The FDA has published an interim final rule amending definitions related to required notifications regarding drug shortages. 21 C.F.R. 314.81(b)(3)(iii) requires an applicant who is the sole manufacturer certain approved drug products to notify FDA in writing at least 6 months prior to discontinuing manufacture of the drug product. 21 C.F.R. 314.81(b)(3)(iii) now refers to

The Presidential Commission for the Study of Bioethical Issues has released its report “Moral Science: Protecting Participants in Human Subjects Research.” The report was requested by President Obama to determine if current regulations adequately protect human subjects in federally funded research. The Commission determined that current regulations “generally appear” to protect participants from harm or unethical treatment, “as far as is feasible given limited resources,” but that it cannot say if current regulations are optimal for protecting against avoidable harm and unethical treatment because some agencies have limited ability to identify basic information about all human subject research.


Continue Reading Bioethics Commission Study Released

Responding to a request from Representatives Henry Waxman (D-CA), Frank Pallone (D-NJ), and John Dingell (D-MI), on October 24, 2011, the United States Government Accountability Office (GAO) issued a report which examines how the Food & Drug Administration (FDA) has addressed “economic adulteration” affecting the products it regulates and makes recommendations for strengthening regulatory and enforcement policies.

For purposes of the GAO evaluation and report, the GAO defined economic adulteration as “the fraudulent, intentional substitution or addition of a substance in a product for the purpose of increasing the apparent value of the product or reducing the cost of its production, i.e. economic gain.” The GAO study highlighted two specific cases of economic adulteration as indicators of the need for stronger policies to prevent economic adulteration of FDA regulated products. First, in 2007, vegetable protein products were found to contain melamine and cyanuric acid, industrial chemicals, in order to give the products an appearance of a higher protein content. The protein products were subsequently used in pet food and caused an unknown number of illnesses and deaths to dogs and cats. Notably, the melamine contamination case helped to inspire a number of food safety policy reforms, including the enactment of the Food Safety Modernization Act on January 4, 2011, which includes mandatory HACCP-type preventive controls and establishes new safeguards to prevent intentional adulteration of food products. The second case occurred in 2008, and involved the blood thinner known as heparin, which was found to contain oversulfated chondroitin sulfate, a toxic contaminant which was later linked to multiple human illnesses and deaths.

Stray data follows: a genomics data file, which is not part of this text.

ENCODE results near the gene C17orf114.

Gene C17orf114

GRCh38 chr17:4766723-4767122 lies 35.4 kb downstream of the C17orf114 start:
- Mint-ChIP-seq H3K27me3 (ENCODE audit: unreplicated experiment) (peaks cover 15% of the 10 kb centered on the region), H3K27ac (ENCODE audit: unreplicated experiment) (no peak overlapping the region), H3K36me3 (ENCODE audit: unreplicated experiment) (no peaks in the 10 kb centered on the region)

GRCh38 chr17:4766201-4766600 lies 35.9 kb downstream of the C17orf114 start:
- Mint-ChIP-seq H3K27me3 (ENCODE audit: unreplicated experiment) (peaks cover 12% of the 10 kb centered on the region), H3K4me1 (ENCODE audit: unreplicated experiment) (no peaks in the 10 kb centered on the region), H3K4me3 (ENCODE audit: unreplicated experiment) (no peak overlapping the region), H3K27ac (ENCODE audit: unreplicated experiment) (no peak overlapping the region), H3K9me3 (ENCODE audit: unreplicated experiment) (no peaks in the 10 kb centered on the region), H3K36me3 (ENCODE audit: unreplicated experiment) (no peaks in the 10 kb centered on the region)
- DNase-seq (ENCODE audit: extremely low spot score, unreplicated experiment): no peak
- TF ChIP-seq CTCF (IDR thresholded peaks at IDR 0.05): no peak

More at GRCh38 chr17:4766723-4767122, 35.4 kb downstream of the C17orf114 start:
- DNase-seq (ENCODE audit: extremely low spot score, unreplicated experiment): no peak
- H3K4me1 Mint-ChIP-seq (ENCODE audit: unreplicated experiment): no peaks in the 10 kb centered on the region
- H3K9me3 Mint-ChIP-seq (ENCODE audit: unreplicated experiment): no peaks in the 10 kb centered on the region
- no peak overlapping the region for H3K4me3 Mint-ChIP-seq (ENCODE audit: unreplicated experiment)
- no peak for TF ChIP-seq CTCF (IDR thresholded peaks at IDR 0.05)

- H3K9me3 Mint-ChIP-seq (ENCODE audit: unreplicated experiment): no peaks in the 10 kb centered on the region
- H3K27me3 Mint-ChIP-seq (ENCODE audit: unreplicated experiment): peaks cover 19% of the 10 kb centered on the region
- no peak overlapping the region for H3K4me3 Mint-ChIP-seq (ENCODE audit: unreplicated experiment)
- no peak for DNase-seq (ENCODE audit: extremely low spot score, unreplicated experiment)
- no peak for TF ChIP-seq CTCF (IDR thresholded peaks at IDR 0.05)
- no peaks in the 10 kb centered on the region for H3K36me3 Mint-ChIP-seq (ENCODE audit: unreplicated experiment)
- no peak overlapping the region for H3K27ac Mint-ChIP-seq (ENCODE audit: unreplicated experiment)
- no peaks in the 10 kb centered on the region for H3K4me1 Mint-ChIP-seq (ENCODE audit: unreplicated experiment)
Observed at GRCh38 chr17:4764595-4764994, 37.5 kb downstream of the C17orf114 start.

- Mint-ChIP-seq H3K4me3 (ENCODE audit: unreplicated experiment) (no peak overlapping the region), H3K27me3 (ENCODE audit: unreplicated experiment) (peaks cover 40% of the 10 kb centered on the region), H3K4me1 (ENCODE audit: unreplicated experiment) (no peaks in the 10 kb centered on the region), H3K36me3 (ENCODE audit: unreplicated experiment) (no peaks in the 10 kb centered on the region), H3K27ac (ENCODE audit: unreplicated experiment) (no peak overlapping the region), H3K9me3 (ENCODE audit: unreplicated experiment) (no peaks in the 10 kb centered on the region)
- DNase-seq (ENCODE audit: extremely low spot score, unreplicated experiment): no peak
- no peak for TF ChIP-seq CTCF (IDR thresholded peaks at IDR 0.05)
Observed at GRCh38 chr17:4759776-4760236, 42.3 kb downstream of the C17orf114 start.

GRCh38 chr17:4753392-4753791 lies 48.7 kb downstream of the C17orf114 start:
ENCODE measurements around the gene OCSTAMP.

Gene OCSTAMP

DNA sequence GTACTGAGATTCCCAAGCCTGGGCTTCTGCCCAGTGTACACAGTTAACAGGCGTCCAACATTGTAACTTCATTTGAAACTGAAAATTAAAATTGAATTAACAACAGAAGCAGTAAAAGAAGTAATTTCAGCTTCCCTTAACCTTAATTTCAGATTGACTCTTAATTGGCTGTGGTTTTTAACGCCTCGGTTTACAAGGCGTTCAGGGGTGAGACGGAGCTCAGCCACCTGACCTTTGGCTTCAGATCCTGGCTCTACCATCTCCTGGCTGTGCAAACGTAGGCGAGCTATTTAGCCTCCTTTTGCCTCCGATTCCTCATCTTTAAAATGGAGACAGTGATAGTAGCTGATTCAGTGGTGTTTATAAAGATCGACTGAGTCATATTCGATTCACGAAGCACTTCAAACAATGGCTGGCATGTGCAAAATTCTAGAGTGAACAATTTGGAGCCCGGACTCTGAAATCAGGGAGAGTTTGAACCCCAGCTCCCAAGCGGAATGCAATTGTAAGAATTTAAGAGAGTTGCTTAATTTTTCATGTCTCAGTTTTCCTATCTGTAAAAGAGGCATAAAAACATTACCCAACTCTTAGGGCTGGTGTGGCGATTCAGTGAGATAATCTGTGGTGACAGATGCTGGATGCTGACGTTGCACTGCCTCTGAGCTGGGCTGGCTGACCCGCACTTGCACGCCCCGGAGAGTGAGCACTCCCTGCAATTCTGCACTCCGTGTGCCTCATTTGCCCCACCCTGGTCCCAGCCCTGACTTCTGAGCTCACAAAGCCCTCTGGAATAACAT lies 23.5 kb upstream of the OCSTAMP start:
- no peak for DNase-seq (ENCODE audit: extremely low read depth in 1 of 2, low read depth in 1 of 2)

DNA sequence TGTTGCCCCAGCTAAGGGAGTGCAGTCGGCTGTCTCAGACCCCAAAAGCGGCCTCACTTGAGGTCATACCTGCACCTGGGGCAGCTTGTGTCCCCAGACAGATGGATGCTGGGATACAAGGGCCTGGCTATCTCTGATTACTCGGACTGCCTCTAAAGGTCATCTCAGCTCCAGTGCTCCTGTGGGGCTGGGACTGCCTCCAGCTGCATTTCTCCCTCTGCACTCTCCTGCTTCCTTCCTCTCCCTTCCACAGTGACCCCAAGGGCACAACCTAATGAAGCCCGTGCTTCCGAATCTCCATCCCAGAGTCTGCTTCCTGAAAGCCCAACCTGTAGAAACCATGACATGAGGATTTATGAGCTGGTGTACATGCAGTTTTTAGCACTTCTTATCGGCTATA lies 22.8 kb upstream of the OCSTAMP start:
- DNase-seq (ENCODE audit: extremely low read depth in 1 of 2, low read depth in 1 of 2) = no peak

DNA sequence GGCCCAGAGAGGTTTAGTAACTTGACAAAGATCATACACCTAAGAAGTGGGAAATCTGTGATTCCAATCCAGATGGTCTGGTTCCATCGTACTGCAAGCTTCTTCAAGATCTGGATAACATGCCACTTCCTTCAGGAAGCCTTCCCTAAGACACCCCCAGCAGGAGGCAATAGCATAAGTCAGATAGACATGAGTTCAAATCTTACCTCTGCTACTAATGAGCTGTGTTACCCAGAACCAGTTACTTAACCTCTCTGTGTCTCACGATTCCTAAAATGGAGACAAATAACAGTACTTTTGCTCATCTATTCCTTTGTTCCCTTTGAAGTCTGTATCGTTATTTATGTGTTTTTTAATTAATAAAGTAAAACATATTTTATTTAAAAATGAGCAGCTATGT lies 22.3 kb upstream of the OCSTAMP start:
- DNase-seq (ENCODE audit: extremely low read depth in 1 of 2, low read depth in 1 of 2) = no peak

Continue Reading GAO Report Recommends FDA Adopt Definition of Economic Adulteration and Take Steps to Combat Independently from Other Types of Adulteration

On October 19, 2011, the Food and Drug Administration (“FDA”) published a final rule amending its bottled water quality standard regulations by establishing an allowable level of di (2-ethylhexyl)phthalate (“DEHP”). The new DEHP limit and related requirements will take effect on April 16, 2012.
Under Section 410 of the Food, Drug, and Cosmetic Act (“FDCA”),

Senators Hatch and Harkin, the principle architects of the Dietary Supplements Health and Education Act (DSHEA) (amending the Federal Food Drug and Cosmetic Act (FDCA)), submitted a letter yesterday to FDA Commissioner Margaret Hamburg "exress[ing] their support for the upcoming new dietary ingredients (NDI) guidance." The Senators stated that the guidance should reflect the intent